We’ve been helping clean out a friend’s mother’s house in preparation for the new owners. Her mother lived in this house since the 80’s and her grandparents lived there since the 50’s. Mother did not throw out a thing. Not. A. Thing. The attic, as well as cupboards, closets, bureaus, and the basement were filled to the literal rafters with stuff. Stuff that has since been sorted for donation, for sale, for recycling. Because mother also collected mining-related ephemera, we took three large cartons of scrapbooks and file folders home for one final screening before we put them to the curb.
This afternoon, I tackled that job. I found a few interesting pieces, including an entire North Bay Nugget special mining edition that features Cobalt, so that was cool. I also found a 1900 marriage certificate. The handwriting is very difficult to decipher, but I think the bride and groom are my friend’s relatives, if not her great-grandparents.
Reading the scrapbooks left me feeling kind of… well, I don’t know how I felt. Odd. Overwhelmed maybe? So many images that were familiar yet forgotten.
You know those annual “year-in-review” montages at every December month end? It was like that, but for the 60’s and 70’s all mixed up, because the books were not in chronological order. I saw headlines announcing the moon walk, the FLQ crisis, Pierre Trudeau’s marriage to Maggie and the birth of their son Justin – now our current PM. I read about Churchill’s death and about Charles de Gualle’s fatal heart attack. There was a short article about Watergate – déjà vu, anyone? I read several articles about the Royal Family and more than a few opinion pieces that lashed out at the feminist movement. I also read a tongue-in-cheek column that suggested that the hot-pants fad had bottomed out. I get the sense that the scrapbook keeper approved.
The file folders contained hundreds if not thousands of recipes, many hand-written, many more from magazines or pamphlets issued by the food company. Or from the government as was the case with a Cooking for Wartime publication. Each folder was devoted to a specific category of food preparation: desserts, soups, preserves, etc.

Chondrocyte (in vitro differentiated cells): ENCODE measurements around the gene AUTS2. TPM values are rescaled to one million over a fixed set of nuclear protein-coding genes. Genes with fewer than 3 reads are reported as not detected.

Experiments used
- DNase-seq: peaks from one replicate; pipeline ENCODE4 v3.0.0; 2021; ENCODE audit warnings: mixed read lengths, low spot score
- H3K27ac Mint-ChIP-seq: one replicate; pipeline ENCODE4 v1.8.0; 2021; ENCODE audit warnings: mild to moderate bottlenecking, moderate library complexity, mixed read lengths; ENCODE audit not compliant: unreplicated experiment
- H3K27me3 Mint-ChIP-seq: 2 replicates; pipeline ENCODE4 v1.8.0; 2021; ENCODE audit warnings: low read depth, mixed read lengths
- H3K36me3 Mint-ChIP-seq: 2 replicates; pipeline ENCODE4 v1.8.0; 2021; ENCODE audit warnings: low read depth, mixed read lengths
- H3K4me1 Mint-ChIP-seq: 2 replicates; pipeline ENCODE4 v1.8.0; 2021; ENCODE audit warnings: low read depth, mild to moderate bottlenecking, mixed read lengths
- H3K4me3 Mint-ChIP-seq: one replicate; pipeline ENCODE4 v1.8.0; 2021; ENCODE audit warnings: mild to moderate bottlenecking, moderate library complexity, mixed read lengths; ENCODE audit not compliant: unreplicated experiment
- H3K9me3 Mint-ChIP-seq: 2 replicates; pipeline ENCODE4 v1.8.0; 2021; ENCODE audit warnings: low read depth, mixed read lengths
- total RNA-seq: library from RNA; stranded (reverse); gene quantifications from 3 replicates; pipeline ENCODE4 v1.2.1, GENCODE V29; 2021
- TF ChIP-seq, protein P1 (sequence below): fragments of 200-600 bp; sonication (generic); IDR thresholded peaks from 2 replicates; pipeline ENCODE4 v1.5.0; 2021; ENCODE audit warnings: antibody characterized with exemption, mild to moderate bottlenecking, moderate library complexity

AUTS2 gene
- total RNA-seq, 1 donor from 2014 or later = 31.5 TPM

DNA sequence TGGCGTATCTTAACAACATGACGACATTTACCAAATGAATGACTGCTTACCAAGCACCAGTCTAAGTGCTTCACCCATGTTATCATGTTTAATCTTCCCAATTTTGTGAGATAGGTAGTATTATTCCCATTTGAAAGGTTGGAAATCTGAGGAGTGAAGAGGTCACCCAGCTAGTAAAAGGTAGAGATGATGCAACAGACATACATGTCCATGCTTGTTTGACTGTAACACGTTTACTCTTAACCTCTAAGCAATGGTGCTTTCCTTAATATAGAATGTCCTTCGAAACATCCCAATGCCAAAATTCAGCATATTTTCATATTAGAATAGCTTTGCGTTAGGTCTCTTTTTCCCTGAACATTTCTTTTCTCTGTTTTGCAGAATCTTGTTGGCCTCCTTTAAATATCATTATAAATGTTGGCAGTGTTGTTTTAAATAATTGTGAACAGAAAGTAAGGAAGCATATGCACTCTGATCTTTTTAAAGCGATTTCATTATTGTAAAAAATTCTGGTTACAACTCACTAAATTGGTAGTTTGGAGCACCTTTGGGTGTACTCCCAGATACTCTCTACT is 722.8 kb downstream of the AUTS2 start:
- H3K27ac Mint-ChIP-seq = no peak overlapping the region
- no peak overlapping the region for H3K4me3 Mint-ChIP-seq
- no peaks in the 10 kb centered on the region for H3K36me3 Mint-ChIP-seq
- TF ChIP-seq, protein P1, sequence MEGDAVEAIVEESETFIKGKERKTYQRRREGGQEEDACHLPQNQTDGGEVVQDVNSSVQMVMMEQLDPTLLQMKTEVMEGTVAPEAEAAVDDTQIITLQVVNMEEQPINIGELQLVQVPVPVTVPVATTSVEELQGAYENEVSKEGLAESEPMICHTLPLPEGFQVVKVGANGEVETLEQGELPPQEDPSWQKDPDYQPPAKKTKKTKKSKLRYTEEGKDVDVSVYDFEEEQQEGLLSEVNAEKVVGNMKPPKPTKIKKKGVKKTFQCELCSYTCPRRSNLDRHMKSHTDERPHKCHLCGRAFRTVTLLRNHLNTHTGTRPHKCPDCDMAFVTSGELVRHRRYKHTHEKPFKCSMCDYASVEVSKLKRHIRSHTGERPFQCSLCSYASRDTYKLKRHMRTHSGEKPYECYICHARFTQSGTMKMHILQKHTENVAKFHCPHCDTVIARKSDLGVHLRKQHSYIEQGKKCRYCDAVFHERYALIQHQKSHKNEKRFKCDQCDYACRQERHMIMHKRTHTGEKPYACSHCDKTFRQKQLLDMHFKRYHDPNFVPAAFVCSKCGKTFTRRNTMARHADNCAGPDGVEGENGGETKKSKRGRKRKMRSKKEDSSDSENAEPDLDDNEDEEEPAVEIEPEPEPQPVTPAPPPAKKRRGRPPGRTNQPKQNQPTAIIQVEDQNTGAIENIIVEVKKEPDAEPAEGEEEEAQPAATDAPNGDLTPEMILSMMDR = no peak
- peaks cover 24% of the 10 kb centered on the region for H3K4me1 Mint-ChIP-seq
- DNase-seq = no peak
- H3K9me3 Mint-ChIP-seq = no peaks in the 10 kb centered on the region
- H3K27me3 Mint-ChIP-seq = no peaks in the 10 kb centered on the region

At the back of one folder, I found a series of clippings dedicated to weight loss. One page featured a column written by Hildegarde Fillmore. She described a series of bathing suit exercises, including how to avoid dowager’s hump. But I won’t share that with you today. Instead, I’m going to focus on the advertisement adjacent to Hildy’s tummy tucks and bust-enhancing moves.
Milk of Magnesia was used as a face cream. It was a thing. And apparently, it is still a thing today! Women use it as an economical primer before they put on their makeup.
I had no idea.
In the same folder was an ad for Libby’s.
Is Libby’s still around? Wait. Don’t answer. I should do my duty as a responsible blogger and answer that question myself. One sec.
Yes. But most of the company is owned by Nestlé, judging by the number of references on the Wikipedia page.
Anywho, back in 1958, Libby’s was flogging its “non-fattening tomato juice 3 times a day to help you stay with your slimming program.” I don’t know about you, but I feel about tomato juice the same way some people feel about beets. That is, those people who are NOT fans.
Neither am I a fan of ads from the 50’s. Or the 60’s. Who am I kidding, I’m not a fan of ads, from any period. PERIOD.
Especially ones like this one:
Speaking of beets. (Yes, beets. I’m sorry, Greg.) We harvested a decent crop this week. I made more chocolate beet cupcakes and shared the bounty around town. The rest are in storage. I will probably end up pickling them. Judging by the number of recipes in the file folders today, my friend’s mother also had extra beets on hand.
I wonder what this would taste like?
Well now. I sat down to write this post, fully expecting to dazzle you with three things that were things, but it turns out they still ARE things. Women still use a laxative on their faces, ads are as outrageous and insulting, and beet root is still used to make wine! Just ask Harry Potter!
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A reader asked “What is acid skin?”
I meant to research that for the post – here’s a great piece that describes the marketing ploy:
In the 1930s, Philips tried something similar by advocating the use of creams containing Milk of Magnesia (emulsified magnesium hydroxide) to neutralise any skin acid (deNavarre, 1941, p. 133). The company was ordered to stop using the term acid skin by the American Federal Trade commission (FTC) in 1941, on the grounds that the term did not describe any known skin disease or pathological condition.
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